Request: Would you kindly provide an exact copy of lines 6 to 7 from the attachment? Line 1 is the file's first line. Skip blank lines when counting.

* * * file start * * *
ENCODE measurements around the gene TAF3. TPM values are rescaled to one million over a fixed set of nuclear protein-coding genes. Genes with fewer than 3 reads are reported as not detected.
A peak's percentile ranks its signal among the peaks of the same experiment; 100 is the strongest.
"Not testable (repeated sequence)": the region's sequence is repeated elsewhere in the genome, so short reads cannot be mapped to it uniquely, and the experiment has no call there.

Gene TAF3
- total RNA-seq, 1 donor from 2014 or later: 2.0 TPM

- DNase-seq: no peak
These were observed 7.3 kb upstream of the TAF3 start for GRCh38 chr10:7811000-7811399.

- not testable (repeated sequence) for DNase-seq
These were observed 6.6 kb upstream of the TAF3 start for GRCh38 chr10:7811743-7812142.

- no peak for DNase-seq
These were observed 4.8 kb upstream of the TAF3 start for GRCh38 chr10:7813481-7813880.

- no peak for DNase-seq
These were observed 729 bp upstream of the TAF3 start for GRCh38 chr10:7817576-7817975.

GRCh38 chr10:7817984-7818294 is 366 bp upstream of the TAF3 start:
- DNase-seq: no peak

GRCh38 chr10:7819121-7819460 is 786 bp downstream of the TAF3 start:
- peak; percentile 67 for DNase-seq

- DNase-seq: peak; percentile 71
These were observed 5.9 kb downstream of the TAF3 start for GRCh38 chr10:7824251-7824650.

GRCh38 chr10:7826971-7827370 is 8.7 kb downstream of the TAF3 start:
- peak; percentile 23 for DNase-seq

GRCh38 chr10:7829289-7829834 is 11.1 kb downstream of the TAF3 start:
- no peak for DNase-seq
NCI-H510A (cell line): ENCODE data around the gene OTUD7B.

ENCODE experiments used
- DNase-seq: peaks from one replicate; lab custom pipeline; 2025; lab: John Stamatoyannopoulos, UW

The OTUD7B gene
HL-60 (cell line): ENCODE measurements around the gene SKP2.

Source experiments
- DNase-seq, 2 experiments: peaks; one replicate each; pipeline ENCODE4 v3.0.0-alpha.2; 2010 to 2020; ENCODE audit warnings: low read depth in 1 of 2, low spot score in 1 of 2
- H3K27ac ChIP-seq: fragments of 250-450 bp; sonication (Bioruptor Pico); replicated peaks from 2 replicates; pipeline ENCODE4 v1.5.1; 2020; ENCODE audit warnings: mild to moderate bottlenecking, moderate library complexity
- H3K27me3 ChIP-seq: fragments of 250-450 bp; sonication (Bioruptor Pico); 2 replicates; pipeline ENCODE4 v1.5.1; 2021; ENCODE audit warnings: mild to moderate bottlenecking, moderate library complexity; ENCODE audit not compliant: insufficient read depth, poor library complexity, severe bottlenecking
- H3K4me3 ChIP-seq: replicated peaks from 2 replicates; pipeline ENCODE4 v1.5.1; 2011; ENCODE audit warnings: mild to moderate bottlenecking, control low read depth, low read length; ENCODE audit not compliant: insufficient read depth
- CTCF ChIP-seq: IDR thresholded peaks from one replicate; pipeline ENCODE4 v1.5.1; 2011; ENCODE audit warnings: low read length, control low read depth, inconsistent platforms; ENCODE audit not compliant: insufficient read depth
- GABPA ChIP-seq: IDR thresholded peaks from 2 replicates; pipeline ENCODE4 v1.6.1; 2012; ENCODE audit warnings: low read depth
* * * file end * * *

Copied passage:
- DNase-seq: no peak
These were observed 7.3 kb upstream of the TAF3 start for GRCh38 chr10:7811000-7811399.